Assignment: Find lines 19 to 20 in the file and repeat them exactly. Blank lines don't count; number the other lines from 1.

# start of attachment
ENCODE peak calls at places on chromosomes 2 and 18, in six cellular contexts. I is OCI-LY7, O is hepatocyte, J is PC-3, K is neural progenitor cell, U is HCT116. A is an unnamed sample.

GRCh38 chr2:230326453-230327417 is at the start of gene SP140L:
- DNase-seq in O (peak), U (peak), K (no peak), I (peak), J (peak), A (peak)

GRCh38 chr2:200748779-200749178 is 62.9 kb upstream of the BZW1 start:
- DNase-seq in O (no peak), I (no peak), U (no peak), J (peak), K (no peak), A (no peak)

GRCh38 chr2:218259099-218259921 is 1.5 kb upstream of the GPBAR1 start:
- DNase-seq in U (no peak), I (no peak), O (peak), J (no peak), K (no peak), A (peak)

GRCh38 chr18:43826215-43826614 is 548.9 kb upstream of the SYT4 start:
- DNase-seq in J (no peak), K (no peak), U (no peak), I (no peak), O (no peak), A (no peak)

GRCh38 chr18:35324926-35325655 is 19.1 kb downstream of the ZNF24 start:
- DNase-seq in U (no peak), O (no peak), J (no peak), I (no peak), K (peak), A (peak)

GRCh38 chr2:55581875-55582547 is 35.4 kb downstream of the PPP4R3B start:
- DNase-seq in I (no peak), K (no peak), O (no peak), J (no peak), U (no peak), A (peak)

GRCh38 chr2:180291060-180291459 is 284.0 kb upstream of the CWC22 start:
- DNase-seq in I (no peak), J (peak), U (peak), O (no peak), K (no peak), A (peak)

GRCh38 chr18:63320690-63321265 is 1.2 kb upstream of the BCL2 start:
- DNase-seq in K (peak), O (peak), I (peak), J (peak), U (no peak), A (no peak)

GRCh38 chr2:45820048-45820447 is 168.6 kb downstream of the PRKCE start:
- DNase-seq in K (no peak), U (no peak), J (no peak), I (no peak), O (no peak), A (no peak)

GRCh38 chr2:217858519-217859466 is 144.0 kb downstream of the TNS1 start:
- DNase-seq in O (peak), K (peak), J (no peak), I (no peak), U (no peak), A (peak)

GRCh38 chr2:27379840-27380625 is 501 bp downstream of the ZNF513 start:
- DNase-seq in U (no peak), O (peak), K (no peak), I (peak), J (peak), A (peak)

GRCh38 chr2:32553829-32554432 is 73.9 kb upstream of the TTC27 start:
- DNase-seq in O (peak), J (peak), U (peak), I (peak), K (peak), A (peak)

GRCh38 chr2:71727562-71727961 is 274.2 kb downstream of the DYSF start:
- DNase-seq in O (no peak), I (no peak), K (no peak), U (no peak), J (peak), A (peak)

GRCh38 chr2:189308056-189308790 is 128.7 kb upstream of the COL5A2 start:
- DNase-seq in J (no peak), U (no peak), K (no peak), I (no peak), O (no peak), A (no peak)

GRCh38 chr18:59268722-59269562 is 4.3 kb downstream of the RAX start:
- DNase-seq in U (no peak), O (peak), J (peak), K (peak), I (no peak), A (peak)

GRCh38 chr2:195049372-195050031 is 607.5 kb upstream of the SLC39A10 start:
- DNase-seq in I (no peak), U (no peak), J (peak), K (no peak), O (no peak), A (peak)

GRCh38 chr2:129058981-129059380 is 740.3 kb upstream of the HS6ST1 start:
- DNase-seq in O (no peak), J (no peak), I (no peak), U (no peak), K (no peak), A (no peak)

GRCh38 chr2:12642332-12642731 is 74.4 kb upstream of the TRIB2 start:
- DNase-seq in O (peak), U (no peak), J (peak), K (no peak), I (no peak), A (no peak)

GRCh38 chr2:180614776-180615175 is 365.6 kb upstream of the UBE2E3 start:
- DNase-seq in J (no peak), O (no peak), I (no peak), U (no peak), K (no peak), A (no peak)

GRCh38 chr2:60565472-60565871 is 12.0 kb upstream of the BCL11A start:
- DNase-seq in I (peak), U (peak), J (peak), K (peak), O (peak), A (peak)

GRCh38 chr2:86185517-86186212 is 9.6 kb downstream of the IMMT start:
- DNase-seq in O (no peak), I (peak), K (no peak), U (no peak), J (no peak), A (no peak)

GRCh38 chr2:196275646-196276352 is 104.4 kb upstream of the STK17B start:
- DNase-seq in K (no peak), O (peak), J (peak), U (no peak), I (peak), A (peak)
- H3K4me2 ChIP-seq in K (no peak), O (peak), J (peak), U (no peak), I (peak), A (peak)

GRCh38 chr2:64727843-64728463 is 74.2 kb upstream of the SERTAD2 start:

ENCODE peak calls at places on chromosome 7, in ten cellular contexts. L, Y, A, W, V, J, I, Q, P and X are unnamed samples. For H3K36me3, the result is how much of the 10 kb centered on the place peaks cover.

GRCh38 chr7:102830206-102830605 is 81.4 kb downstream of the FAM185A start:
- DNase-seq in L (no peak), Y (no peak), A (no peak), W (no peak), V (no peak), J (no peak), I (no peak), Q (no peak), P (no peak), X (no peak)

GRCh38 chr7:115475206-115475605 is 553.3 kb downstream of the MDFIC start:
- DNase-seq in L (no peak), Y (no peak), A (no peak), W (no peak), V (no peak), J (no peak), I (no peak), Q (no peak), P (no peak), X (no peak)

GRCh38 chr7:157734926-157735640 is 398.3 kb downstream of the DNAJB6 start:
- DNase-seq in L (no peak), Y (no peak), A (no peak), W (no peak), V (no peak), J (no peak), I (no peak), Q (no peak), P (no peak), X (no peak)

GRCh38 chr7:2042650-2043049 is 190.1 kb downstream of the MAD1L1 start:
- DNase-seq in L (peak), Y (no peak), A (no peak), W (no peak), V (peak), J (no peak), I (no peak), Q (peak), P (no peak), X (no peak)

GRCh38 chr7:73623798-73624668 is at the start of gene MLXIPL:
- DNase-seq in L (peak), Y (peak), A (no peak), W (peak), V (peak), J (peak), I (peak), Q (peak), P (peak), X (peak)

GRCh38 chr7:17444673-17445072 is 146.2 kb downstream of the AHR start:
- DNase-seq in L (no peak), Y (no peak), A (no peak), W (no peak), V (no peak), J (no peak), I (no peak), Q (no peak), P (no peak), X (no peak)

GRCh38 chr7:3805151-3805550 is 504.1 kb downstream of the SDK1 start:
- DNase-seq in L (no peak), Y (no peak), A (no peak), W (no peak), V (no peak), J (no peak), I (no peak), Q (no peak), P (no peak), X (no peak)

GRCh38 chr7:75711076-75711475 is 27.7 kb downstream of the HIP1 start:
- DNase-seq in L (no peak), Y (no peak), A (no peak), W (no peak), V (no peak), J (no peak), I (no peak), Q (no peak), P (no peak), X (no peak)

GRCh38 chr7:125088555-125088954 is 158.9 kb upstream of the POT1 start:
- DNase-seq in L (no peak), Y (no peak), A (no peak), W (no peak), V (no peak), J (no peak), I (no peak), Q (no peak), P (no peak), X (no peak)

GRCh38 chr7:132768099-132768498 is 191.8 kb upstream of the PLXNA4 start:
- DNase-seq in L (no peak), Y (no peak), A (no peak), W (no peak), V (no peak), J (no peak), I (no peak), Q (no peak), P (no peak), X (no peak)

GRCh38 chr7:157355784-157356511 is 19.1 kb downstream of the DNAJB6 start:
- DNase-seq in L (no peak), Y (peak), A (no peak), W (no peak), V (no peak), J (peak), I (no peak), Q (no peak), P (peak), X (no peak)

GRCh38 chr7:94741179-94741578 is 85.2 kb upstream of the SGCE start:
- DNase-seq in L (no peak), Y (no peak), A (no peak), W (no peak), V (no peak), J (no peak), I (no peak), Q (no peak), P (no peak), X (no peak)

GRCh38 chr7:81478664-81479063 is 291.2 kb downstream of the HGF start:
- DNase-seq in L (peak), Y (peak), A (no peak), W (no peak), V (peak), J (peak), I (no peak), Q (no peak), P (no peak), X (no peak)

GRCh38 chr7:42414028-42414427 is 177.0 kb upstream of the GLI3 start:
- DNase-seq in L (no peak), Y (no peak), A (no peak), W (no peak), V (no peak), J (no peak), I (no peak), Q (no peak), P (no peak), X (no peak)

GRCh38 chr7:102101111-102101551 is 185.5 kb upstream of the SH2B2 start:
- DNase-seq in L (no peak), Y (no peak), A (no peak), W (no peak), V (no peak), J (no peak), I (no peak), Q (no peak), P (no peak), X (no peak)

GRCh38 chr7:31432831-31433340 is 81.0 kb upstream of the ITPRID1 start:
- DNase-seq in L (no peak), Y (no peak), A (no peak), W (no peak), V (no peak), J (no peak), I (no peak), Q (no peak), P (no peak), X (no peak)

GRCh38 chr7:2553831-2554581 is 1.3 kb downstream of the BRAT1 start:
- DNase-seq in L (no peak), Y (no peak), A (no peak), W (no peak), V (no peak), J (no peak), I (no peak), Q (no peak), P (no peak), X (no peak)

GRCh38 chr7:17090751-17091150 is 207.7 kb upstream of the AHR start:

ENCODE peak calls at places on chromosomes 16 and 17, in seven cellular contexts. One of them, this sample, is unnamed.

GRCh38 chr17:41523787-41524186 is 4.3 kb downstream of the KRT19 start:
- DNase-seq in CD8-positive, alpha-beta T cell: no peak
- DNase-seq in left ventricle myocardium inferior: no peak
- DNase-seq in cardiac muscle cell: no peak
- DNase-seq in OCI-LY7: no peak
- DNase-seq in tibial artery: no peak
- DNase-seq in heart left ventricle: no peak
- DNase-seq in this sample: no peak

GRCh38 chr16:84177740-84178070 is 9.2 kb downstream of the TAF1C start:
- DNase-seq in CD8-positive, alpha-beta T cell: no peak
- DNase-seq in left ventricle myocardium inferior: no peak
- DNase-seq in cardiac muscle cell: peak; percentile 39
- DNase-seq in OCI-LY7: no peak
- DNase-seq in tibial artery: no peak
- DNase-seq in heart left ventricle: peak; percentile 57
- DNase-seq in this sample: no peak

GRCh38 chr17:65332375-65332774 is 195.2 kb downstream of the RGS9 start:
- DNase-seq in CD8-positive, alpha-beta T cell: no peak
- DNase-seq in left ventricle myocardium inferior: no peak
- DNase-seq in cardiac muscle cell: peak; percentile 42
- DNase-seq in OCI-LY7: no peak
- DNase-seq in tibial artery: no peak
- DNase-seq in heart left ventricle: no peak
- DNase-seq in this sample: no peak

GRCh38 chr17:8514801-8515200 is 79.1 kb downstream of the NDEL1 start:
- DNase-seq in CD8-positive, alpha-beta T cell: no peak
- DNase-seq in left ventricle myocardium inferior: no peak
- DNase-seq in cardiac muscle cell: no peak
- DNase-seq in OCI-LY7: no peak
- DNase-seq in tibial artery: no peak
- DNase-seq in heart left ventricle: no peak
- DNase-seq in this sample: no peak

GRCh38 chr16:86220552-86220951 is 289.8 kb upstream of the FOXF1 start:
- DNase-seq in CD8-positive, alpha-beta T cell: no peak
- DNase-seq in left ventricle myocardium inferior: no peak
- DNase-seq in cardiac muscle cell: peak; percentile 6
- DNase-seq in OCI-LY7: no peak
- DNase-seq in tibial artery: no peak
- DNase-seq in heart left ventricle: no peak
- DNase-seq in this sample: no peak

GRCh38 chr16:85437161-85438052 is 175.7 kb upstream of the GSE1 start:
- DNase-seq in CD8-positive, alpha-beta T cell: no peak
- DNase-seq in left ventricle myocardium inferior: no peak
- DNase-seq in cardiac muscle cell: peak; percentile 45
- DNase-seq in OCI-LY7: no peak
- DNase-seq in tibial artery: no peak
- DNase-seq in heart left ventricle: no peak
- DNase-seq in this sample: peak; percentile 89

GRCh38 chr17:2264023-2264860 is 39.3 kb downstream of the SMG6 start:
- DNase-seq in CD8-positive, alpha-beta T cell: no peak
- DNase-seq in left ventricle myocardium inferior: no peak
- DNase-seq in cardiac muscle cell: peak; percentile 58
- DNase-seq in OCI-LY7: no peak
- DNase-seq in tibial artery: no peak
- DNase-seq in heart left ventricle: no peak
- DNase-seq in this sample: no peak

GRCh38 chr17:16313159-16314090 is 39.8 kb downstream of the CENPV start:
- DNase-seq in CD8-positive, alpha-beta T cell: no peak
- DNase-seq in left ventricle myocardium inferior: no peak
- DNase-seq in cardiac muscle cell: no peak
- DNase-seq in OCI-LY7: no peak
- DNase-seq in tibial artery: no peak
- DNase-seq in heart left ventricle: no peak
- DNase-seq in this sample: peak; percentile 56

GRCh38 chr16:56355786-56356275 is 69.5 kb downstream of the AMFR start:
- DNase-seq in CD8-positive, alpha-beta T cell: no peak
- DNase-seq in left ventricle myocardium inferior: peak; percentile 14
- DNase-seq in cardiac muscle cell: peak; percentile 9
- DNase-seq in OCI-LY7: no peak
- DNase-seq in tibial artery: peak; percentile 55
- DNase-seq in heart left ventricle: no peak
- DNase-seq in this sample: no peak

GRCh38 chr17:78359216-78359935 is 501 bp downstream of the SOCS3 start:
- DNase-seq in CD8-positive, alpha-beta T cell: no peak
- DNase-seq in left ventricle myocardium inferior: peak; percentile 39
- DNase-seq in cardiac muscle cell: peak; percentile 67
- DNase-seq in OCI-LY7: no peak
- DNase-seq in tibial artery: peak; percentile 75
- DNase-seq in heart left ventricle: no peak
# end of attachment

- DNase-seq in K (no peak), U (no peak), J (no peak), I (no peak), O (no peak), A (no peak)

GRCh38 chr2:217858519-217859466 is 144.0 kb downstream of the TNS1 start: